Thursday, October 11, 2012

Recent Items in Windows 8

I  just got Windows 8 installed on my work desktop a few days back, and am still trying to find my way around the place.  The jury is still out if this is a great OS for non-touch laptop/desktop users; I really appreciate some of the performance features; some of the UX, not so much.

This morning I was looking for a file I had just closed, and I couldn't remember the filename or the path.  Recent Items to the rescue, I thought. So I hit Windows, typed "Recent" - nothing - continued, "Recent Items" - nothing.  Hmm.  Hit Windows + F to do a file search only - still nada.

Google to the rescue, as always:

From elessarGObonzo: the folder is still located in "C:\Users\[yourusername]\AppData\Roaming\Microsoft\Windows" as 'Recent Items'

Unfortunately this folder is a special folder that can't simply be added as a Toolbar - that would have been great.  You can however add it to your Start menu, Desktop, and also to the Taskbar.

To add Recent items to your Start menu, simply right-click and select Pin to Start.  Done. (Tip: Hit Windows to bring up Start and then move the icon to a place you can find it.)

To add Recent Items to the Desktop is also easy, rght-click, select Send To > Desktop (create shortcut).  Done.

To add Recent Items to the Taskbar is more complex - you have to add a shortcut to the Taskbar folder, which like the Recent Items folder itself is hidden.

From Windows 7 Themes: the Taskbar folder is located here: C:\Users\[yourusername]\AppData\Roaming\Microsoft\Internet Explorer\Quick Launch\User Pinned\TaskBar

So simply Alt-drag the Recent Items from its folder to the Taskbar folder and you now have a button in the Desktop taskbar.

Not quite the same as Windows 7, but manageable.

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Tuesday, September 13, 2011

Trying Google Scribe...

This morning I was doing some cleaning of my Bookmarks bar in Chrome, when I came across a forgotten Bookmarklet - Google Scribe.  It looks like the Scribe Lab program has since graduated and been rolled into Blogger's 'Draft' program, which is where I'm trying it as I type this. 

On my phone, I use Swiftkey, which works in a similar manner; I start typing a word, and the program suggests not only the completion of the word, but as soon as I type space, it suggests the statistically most probable next word.

Kind of freaky, but highly effective on my phone at least.  It's also interesting to see what it thinks I should be writing.  Example: I will type a word and let Scribe choose next ones:  Suggested words and word completions are highlighted:

The first day of the week andhave to take a break from the past to the future of my children.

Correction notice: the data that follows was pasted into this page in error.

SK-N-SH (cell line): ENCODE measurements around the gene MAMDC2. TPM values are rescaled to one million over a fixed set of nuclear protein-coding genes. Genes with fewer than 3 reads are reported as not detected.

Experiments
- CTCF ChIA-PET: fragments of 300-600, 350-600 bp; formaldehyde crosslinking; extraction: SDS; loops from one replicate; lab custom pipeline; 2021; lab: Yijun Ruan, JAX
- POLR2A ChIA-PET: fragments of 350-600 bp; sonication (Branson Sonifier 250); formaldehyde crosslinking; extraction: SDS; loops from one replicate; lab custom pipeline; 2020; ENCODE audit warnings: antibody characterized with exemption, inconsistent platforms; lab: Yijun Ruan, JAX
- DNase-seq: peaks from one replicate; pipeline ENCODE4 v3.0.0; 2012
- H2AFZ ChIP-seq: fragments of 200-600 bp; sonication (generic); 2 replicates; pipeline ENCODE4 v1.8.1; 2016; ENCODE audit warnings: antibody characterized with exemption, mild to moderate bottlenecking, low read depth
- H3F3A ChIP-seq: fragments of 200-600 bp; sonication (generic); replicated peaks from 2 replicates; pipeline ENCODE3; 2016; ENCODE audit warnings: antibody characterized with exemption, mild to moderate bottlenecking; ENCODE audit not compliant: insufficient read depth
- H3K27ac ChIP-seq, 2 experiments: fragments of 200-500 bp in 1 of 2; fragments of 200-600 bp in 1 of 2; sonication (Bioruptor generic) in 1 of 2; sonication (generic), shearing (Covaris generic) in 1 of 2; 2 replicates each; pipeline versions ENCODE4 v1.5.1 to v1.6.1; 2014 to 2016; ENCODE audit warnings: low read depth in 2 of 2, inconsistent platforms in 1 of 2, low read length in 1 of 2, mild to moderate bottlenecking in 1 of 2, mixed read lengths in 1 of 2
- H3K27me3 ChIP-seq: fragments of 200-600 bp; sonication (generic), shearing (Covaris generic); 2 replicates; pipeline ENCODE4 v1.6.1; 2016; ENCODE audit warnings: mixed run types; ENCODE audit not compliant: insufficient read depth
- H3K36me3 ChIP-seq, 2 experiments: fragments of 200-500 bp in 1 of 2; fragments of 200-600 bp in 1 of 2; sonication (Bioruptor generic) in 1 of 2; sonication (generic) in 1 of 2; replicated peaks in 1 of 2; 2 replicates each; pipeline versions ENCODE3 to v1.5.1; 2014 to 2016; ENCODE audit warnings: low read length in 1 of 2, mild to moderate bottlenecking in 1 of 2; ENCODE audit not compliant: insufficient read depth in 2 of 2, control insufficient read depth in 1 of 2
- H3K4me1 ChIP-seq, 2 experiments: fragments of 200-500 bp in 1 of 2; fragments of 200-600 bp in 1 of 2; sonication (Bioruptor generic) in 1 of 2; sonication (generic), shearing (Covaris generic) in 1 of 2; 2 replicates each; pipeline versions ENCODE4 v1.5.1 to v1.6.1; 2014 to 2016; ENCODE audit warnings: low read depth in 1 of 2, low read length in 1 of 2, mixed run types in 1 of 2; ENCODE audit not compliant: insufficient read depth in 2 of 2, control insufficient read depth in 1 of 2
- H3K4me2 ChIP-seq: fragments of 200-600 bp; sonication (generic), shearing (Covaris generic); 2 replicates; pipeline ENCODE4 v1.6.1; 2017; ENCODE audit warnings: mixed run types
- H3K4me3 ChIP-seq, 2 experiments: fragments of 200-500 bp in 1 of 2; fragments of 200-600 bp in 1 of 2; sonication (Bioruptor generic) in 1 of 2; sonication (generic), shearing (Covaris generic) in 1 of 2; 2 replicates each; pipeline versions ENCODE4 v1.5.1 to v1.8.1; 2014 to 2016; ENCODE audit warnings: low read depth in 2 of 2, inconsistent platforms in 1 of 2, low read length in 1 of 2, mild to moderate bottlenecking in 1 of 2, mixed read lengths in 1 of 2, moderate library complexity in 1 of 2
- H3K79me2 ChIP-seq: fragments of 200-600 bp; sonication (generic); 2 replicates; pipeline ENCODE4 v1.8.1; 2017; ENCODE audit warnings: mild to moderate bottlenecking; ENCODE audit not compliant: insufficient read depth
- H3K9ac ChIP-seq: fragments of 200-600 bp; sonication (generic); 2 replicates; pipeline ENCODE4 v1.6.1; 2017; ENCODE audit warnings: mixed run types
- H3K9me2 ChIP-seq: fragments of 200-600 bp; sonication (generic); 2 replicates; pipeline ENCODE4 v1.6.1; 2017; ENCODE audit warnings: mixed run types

Pure poetry

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Monday, August 29, 2011

Recipe for annoyance


For whatever reason, this was the power setting on my new laptop.

This is NOT a recommended setting – unless you don’t ever want to use your laptop when running on batteries…

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Saturday, August 13, 2011

Password insanity

Tonight I had to fill out some official paperwork and went online to get it done.  (Before I start griping – the online form was fine, I could fill it out with minimal problems and got a nice PDF with all the entered info at the end.) 

But to get to the form – oh boy.

I’d been to this site before, so I knew I had an account – I guessed my password – err.  Ok, time to hit the forgot password link.

Oh – ok, “the password expires every 60 days”, so that’s why.  I enter the answer to my “secret” question (the answer to which is a matter of public record, and would probably take a hacker 5 minutes to figure out) and am allowed to attempt to enter my new password.  Err.  “Your password can not contain more than three consecutive letters from your old password”. 

Alright odd, but, attempt 2.  Err.  “Your password must be at least 8 characters”.

Ok, fine – should have guessed that.  Attempt 3.  Err. “Your password must contain a special character AND two entries from the three groups: number, upper case and lowercase.” 

Uhm – ok?.  Attempt 4.  Err.  “Your password must begin and end with a letter.”

WTF?  Attempt 5: I enter an upper case letter, a set of adjacent keyboard symbols, and a lower case letter and lo and behold the password is accepted

Don’t ask me what the password was – even if I WOULD tell you, I couldn’t – I have already forgotten.  But that’s fine, next time I’ll just repeat the same exercise and get in by answering my “secret” question.

XKCD says it oh so well:

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Tuesday, July 12, 2011

The Google+ killer feature is the menu bar